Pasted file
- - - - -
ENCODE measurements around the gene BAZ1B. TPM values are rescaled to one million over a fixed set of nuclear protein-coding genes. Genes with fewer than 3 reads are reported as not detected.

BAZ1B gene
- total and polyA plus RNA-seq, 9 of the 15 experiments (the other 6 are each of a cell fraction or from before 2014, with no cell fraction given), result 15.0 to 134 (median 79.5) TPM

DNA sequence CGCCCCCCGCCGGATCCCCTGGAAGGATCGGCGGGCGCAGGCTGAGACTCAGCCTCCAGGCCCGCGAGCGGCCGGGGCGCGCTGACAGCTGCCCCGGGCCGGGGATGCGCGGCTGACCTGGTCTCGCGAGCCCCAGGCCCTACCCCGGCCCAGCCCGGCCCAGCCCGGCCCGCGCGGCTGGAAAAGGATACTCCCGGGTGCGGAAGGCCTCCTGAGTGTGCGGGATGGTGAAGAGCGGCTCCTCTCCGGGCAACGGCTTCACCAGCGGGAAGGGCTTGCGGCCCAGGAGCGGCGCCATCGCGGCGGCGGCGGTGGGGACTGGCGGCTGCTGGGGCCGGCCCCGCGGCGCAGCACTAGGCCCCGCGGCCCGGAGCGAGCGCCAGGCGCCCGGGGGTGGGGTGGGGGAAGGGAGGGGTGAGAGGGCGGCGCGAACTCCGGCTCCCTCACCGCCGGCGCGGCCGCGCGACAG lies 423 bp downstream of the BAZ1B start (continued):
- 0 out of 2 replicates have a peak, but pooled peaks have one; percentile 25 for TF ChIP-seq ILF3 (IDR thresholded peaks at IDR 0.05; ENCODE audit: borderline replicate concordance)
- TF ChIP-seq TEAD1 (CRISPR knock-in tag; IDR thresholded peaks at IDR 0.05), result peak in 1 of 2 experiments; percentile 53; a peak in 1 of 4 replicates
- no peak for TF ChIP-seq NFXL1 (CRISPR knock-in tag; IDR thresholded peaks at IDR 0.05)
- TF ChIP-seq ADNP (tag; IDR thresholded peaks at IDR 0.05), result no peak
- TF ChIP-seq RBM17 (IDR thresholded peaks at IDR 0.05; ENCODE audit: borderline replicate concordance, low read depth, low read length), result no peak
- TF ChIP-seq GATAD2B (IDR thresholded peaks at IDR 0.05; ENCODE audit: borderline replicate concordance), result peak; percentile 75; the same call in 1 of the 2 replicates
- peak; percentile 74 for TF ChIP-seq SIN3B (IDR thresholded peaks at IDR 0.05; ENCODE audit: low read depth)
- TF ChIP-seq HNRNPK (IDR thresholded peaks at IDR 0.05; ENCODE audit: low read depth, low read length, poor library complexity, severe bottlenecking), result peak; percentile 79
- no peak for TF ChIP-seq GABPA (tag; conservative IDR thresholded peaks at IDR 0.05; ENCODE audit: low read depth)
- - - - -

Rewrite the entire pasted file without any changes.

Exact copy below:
ENCODE measurements around the gene BAZ1B. TPM values are rescaled to one million over a fixed set of nuclear protein-coding genes. Genes with fewer than 3 reads are reported as not detected.

BAZ1B gene
- total and polyA plus RNA-seq, 9 of the 15 experiments (the other 6 are each of a cell fraction or from before 2014, with no cell fraction given), result 15.0 to 134 (median 79.5) TPM

DNA sequence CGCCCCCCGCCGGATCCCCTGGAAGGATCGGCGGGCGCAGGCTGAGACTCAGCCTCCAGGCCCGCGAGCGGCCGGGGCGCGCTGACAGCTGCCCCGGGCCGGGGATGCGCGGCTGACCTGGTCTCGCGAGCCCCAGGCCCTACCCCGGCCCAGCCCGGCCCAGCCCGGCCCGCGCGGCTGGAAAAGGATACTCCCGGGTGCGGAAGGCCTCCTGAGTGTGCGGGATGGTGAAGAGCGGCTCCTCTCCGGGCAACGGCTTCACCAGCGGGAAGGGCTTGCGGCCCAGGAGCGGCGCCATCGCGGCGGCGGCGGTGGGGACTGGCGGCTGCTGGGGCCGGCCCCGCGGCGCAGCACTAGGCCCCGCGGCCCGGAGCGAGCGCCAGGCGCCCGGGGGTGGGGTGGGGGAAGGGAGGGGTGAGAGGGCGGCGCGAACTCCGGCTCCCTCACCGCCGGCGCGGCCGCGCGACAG lies 423 bp downstream of the BAZ1B start (continued):
- 0 out of 2 replicates have a peak, but pooled peaks have one; percentile 25 for TF ChIP-seq ILF3 (IDR thresholded peaks at IDR 0.05; ENCODE audit: borderline replicate concordance)
- TF ChIP-seq TEAD1 (CRISPR knock-in tag; IDR thresholded peaks at IDR 0.05), result peak in 1 of 2 experiments; percentile 53; a peak in 1 of 4 replicates
- no peak for TF ChIP-seq NFXL1 (CRISPR knock-in tag; IDR thresholded peaks at IDR 0.05)
- TF ChIP-seq ADNP (tag; IDR thresholded peaks at IDR 0.05), result no peak
- TF ChIP-seq RBM17 (IDR thresholded peaks at IDR 0.05; ENCODE audit: borderline replicate concordance, low read depth, low read length), result no peak
- TF ChIP-seq GATAD2B (IDR thresholded peaks at IDR 0.05; ENCODE audit: borderline replicate concordance), result peak; percentile 75; the same call in 1 of the 2 replicates
- peak; percentile 74 for TF ChIP-seq SIN3B (IDR thresholded peaks at IDR 0.05; ENCODE audit: low read depth)
- TF ChIP-seq HNRNPK (IDR thresholded peaks at IDR 0.05; ENCODE audit: low read depth, low read length, poor library complexity, severe bottlenecking), result peak; percentile 79
- no peak for TF ChIP-seq GABPA (tag; conservative IDR thresholded peaks at IDR 0.05; ENCODE audit: low read depth)